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Why Being Kind is a Brilliant Career Move Especially Now: And How to Be Friendly

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  • Why Being Kind is a Brilliant Career Move Especially Now: And How to Be Friendly

    It’s said that the person who sows seeds of kindness will have a perpetual harvest, and this could not be truer. Being kind, though typically thought of as a self-less act, is not always entirely altruistic. Kindness actually has many benefits for the giver, as well as the taker, and this includes in the area of your career.

    Case in point: a new study by Christy Lleras, a University of Illinois Assistant Professor of Human and Community Development, found that high-school students whose teachers rated them as conscientious and cooperative were earning more than their less-kind classmates 10 years down the road.

    Lleras found that such social skills were as important as test scores for success in the workplace.

    "You could argue that the reason these behaviors matter is that kids who display them are more likely to obtain a college degree and in turn have higher earnings. Certainly that is part of it, but even after I controlled for educational attainment, there were still significant effects," she said.

    Being kind and friendly always gets you ahead, but this is especially true in challenging times, when many people are scared and frankly “darker” and grumpier. Someone who is kind amidst troubling times shines like a ray of sunshine, and people, including your employer, will take notice.

    The Benefits of Kindness for Your Career

    The Washington Post recently ran an excellent article titled 'Workplace Success Starts With Civility.' In it the experts explain that kindness leads to resilience, problem-solving and 'a place where growth and creativity flourish.'

    If you’re a manager, listen up, the American Management Association reports that people who work for kind bosses are more likely to put out “maximum effort at work” than those with mean managers.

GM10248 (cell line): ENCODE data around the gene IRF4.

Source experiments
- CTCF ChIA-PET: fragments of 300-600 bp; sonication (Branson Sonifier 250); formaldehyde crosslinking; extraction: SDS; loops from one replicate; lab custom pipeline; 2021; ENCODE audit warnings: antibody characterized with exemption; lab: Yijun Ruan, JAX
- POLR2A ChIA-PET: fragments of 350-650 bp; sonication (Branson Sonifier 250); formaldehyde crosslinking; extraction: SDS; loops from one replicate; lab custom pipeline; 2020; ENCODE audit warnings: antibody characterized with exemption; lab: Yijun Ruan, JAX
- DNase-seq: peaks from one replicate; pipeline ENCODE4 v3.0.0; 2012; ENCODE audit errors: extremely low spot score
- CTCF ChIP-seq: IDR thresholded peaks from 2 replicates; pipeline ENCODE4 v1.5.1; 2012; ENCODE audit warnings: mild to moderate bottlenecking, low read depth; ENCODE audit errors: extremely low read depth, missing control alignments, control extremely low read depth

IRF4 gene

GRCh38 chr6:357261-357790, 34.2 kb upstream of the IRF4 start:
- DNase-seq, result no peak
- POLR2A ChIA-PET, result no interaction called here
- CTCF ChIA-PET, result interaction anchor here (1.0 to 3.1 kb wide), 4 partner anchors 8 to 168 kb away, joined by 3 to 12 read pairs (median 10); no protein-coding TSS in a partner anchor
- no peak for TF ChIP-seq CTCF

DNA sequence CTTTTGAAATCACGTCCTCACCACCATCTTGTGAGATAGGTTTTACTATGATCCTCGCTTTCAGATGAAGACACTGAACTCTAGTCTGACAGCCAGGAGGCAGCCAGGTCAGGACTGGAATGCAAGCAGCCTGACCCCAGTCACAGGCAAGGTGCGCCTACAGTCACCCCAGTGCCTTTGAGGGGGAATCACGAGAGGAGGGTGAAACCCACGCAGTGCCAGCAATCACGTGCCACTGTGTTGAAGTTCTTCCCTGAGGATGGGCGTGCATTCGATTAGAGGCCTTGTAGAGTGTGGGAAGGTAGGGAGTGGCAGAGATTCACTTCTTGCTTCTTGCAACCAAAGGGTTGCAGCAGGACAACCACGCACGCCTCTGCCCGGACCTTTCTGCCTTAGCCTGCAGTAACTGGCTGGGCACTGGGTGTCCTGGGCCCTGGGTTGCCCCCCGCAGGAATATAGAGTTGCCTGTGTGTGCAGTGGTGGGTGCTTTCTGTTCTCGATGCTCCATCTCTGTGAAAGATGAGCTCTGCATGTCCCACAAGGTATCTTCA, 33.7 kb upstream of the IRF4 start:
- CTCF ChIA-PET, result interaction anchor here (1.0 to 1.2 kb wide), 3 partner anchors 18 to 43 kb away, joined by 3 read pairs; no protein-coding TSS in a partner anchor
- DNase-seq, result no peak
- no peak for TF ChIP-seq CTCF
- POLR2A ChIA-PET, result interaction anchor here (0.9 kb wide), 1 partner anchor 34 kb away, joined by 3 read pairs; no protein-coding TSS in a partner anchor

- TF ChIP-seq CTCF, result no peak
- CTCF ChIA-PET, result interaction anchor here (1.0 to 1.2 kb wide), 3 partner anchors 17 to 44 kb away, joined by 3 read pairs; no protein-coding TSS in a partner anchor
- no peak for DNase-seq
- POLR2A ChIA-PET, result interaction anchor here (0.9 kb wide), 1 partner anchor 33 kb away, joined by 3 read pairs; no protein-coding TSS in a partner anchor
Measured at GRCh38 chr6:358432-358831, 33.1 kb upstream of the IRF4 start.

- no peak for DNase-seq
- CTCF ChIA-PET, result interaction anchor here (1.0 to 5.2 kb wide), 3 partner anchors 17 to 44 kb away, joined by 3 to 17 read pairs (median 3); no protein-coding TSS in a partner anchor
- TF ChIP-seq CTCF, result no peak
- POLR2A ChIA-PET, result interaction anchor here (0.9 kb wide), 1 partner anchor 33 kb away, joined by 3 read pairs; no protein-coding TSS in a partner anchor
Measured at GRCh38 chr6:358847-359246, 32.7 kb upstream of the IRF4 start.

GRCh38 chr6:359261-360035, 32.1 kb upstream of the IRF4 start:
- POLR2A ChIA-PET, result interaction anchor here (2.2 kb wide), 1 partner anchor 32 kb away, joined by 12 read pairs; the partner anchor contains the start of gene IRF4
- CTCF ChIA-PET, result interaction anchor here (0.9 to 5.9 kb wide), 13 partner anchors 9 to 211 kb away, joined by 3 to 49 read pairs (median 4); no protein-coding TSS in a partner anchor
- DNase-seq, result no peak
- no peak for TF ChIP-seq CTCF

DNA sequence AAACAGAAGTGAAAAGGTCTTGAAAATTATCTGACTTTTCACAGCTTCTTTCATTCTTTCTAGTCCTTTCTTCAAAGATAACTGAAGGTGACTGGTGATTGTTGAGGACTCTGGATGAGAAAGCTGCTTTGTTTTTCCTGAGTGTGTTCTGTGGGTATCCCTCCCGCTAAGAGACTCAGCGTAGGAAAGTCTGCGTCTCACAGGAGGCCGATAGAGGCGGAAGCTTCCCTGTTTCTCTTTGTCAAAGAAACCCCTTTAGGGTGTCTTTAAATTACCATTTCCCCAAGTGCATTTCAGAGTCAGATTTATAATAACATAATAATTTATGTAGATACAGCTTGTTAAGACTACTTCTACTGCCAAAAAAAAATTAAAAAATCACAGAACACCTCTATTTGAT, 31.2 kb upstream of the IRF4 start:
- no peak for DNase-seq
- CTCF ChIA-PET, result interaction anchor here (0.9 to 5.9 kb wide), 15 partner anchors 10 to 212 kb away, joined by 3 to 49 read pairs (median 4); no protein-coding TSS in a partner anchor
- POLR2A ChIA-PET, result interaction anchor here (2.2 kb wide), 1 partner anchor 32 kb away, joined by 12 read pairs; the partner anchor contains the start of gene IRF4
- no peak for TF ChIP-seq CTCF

“Being kind to others is not only a great career move, it's great for your own personal well-being,” says Hale Dwoskin, CEO and Director of Training of Sedona Training Associates. “When you are kind to others you tend to be kind to yourself. Treating others with human kindness and respect is a wonderful way to live your life.”

    Many scientific studies confirm that acts of kindness result in significant health benefits, both physical and emotional, including:
    • Improvement in stress-related health problems
    • Increased sense of self-worth, happiness and optimism
    • Supports the health of your immune system
    • Decreases the awareness and intensity of physical pain
    • Reverses feelings of depression, hostility, isolation and helplessness
    • A euphoric feeling known as a “helper’s high,” which comes after doing a kind deed


    It can easily be argued that these benefits will make it easier for you to perform well on the job, increase your productivity and likely shed some joy onto your colleagues as well, all of which will contribute to your career success.

    What to Do if You're Not so Nice

    Most of us won't admit to being unkind, but perhaps you know you've been on edge lately, more irritable than usual and ready to snap at anyone who looks at you in the wrong way. Getting rid of those negative, not-so-nice feelings is easy when you use The Sedona Method to overcome your emotional blocks and barriers.

    “If you're feeling an emotion other than kindness or caring this is not a problem. Treat these other feelings simply as feelings. Remember, all feelings are just that -- they're not facts and they're not you and you can let them go,” Dwoskin says. “If you're feeling cranky, angry or irritable know that you can make the decision to let go and be relaxed, happy and kind again.”

    The Sedona Method guides you into the process of letting go so that anytime you're feeling irritated, angry, sad or mean-spirited you can release those feelings.

    “The more you get in the habit of letting go of the feelings that prevent you from acting from a place of kindness, the better you will be received by everyone and the happier and healthier you will be,” Dwoskin says.

    You likely know someone in your life right now who is always helpful and kind. You probably also want to be around this person as much as you can. This also translates into the workplace. If you are that kind, helpful and conscientious person, your manager, employer, or customers will always want to have you around, boosting your career success and job security through the roof.
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